(Kjer Michaelsen 1994; stergaard Srensen 2005). The statue fragments were possibly imported
as scrap metal for recycling from Period C2 onwards, hoards of scrap silver and bronze looted from
Roman villae near the Limes become numerous in Germanic areas (Lund Hansen 2001).


Together with Gudme the coastal site of Lundeborg must, of course, also be mentioned (Thomsen et
al. 1993). Lundeborg is generally regarded as the trading port of Gudme, with seasonal market activity
and the building and/or repairing of ships. There is evidence of iron working, as well as of bronze
casting: ingots, scrap metal, crucibles, moulds and unfinished brooches. Forge slags could be
associated with bronze casting; in at least some cases, crushed flint had been added, perhaps to
increase the temperature (Thomsen et al. 1993, 82; Thomsen 1998, 27; cf. Srensen 2000, 36f.). Gold
and silver were also worked, as testified by ingots, scrap metal, drops and crucibles with traces of
gold or silver. Around 140 denarii have been found scattered over the site: these may have been used
for trading purposes or as raw material for precious-metal smiths. In our workshop context, it is
important to note that two touchstones have been found at Lundeborg, although no indication
of their date has been published (Thomsen et al. 1993, 79, 83; Jrgensen/Vang P etersen 1998,
Fig. 153). The traces of precious-metal working were close to the bronze-working area, and the tools
found there may be linked with both activities: a pair of smiths tongs, punches, small hammers, etc.
(Thomsen et al. 1993, 83f.; Jrgensen/Vang Petersen 1998, Fig. 152). Two small roofed structures,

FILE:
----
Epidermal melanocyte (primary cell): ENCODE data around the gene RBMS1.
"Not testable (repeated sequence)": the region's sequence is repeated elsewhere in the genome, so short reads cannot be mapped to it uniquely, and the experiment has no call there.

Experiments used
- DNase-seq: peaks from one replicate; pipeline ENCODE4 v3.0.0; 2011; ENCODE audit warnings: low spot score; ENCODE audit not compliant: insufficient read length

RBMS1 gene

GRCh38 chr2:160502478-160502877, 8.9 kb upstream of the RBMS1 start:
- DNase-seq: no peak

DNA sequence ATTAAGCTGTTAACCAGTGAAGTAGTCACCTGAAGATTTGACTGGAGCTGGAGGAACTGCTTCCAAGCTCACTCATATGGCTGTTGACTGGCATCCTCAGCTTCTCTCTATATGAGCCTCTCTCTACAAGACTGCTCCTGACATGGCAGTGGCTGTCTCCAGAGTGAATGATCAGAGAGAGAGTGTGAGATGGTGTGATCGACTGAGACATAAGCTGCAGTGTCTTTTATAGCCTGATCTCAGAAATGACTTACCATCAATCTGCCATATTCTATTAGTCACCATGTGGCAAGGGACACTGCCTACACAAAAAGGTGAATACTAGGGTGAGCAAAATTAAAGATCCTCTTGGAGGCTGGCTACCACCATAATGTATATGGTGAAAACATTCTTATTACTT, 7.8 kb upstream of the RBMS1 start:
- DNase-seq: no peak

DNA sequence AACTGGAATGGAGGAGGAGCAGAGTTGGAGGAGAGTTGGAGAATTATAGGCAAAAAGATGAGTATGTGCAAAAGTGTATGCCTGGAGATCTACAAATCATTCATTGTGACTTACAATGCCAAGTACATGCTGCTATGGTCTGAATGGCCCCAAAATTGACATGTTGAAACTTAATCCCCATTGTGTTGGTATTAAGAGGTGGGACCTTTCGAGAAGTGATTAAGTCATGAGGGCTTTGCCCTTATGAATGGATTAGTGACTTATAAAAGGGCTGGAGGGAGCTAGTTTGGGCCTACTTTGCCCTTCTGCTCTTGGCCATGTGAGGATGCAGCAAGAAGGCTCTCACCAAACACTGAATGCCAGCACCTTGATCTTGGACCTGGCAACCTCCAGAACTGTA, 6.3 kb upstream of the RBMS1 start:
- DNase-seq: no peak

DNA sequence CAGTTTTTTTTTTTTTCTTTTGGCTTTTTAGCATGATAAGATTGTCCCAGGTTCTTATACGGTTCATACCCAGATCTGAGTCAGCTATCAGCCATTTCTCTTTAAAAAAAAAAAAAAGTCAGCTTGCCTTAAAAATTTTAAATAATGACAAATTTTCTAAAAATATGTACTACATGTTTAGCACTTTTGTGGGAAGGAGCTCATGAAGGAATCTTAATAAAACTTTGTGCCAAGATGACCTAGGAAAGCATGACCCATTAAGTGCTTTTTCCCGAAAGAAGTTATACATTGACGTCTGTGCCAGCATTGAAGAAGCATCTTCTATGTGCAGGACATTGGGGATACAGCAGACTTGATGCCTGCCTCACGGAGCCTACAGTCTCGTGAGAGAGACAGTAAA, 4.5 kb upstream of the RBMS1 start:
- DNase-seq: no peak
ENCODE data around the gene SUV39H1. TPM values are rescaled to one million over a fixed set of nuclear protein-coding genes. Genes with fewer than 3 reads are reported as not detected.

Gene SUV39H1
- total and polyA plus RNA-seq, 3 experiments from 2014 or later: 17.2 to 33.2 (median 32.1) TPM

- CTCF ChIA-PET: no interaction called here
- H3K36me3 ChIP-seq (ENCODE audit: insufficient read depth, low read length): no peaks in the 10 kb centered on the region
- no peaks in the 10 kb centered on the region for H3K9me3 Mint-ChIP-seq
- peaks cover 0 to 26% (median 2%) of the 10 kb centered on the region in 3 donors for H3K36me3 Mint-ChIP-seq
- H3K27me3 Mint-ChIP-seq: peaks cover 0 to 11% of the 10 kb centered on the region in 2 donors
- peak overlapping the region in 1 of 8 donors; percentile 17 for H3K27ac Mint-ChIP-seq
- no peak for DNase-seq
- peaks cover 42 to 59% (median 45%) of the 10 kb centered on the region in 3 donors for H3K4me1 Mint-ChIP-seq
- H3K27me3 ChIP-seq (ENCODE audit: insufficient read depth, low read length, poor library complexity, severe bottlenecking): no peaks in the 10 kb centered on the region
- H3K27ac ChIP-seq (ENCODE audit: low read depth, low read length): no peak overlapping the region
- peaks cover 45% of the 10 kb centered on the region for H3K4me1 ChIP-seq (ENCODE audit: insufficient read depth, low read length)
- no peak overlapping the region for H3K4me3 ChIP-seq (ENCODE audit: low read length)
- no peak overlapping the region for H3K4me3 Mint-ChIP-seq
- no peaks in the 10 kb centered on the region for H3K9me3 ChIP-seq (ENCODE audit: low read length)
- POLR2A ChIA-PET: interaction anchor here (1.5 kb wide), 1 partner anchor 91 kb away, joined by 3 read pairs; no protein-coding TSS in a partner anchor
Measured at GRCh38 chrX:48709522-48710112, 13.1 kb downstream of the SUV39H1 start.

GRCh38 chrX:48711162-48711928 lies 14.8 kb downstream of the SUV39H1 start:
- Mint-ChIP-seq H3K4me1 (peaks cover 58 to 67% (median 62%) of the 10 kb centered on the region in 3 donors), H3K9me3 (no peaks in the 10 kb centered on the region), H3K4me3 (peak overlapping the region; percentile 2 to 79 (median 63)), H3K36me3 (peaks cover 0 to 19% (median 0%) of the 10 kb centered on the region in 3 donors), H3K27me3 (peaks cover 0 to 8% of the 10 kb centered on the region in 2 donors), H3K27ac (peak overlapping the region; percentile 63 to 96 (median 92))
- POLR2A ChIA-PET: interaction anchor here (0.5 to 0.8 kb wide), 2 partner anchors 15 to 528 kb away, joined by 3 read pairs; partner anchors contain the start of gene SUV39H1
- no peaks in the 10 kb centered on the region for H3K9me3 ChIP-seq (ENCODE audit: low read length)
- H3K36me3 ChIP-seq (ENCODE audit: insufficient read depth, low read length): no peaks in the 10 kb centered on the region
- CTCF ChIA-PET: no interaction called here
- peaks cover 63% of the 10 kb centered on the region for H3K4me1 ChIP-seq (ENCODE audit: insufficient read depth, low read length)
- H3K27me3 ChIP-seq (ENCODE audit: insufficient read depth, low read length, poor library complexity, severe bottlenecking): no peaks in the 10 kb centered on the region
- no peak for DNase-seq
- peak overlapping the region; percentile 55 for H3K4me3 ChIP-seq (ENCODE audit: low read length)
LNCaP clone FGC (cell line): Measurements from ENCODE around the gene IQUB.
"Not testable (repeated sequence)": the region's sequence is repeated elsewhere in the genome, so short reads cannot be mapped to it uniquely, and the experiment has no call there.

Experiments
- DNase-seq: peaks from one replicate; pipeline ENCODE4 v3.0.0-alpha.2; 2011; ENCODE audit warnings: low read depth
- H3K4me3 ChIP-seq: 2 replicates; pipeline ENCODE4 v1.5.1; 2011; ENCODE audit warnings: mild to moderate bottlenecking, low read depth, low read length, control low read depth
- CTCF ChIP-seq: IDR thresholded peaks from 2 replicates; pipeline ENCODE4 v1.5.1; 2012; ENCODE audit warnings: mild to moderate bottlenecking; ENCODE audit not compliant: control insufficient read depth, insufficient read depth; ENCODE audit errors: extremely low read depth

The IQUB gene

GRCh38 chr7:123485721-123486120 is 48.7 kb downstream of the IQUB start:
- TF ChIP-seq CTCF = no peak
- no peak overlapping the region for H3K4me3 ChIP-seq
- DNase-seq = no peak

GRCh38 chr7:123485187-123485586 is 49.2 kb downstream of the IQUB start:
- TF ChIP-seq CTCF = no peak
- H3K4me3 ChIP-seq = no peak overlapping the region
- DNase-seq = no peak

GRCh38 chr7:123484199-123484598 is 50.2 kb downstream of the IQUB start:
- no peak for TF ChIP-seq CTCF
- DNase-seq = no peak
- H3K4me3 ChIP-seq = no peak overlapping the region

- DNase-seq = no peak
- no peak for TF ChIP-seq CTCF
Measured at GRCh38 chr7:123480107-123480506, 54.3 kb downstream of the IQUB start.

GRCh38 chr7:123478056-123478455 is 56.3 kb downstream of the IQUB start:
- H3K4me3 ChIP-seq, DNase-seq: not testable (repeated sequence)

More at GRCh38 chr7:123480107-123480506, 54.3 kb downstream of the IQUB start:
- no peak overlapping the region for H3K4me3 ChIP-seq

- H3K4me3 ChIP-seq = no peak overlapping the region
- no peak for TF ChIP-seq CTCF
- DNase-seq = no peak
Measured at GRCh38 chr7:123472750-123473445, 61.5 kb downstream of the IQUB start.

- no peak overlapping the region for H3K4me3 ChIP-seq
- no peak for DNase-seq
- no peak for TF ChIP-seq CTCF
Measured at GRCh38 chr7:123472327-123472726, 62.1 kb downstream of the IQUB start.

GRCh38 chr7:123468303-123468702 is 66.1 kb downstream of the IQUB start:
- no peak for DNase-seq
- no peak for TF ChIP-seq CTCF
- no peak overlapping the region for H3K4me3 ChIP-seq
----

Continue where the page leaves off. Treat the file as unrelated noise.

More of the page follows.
possibly working sites, were found; each consisted of a hearth surrounded by four thick posts, similar
to the structures found at Gudme V/Stenhjgrd. Both were located in the southern part of the site,
and both were rebuilt several times (Thomsen 1989, 11f., Fig. 6; Thomsen et al. 1993, 83).

Uppkra and Sorte Muld

Like Gudme, the Scanian site of Uppkra was active during the whole of the first millennium. In fact,
Uppkra already existed in the Pre-Roman Iron Age and crucibles have been found in the early layers
(Hrdh 2002, 126). Again, only minor parts of the site have been excavated and, given the more than
3 m of cultural layers in some parts (Lindell/Thomasson, 2003, 31ff.), the analysis of the metaldetector finds also poses problems as early finds, in layers that are as yet undisturbed, are probably
underrepresented compared with the Late Iron Age finds turned up by the plough. Although publication is proceeding at a laudable speed, there has been little focus on gold and silver smiths possibly
due to lack of finds. It is evident that bronze jewellery was produced at Uppkra, possibly already
during the late Roman period or even earlier. Metal slag and tuyre fragments have been found in